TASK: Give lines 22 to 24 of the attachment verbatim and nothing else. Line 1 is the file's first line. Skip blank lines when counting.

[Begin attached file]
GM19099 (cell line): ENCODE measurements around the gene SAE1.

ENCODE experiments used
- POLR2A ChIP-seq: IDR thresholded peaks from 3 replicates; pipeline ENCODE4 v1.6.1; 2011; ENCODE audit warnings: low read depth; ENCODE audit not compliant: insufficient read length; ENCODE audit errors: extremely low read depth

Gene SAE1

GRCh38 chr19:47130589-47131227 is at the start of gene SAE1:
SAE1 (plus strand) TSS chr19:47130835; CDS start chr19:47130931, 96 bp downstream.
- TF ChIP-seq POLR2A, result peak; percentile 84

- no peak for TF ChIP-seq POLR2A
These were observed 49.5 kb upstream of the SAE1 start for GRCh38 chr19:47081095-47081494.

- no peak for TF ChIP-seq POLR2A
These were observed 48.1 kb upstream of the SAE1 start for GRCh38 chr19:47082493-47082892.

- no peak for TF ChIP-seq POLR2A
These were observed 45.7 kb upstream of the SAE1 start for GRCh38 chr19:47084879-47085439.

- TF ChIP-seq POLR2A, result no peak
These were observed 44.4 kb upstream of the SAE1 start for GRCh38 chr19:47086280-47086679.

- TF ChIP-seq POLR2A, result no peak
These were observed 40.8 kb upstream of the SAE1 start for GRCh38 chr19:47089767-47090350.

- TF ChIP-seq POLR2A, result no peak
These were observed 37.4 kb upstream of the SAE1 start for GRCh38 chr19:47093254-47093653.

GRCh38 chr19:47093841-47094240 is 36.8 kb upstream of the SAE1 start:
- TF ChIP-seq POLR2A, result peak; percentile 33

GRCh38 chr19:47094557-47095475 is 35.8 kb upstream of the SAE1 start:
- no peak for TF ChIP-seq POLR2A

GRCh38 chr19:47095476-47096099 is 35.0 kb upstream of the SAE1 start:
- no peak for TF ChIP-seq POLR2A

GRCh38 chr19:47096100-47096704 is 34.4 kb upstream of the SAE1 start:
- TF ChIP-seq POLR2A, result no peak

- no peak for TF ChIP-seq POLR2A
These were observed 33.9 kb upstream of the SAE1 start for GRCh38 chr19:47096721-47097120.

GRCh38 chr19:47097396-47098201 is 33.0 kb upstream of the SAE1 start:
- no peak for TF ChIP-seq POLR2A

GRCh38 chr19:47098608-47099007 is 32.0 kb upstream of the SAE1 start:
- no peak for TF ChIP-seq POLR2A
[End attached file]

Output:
GRCh38 chr19:47094557-47095475 is 35.8 kb upstream of the SAE1 start:
- no peak for TF ChIP-seq POLR2A

GRCh38 chr19:47095476-47096099 is 35.0 kb upstream of the SAE1 start: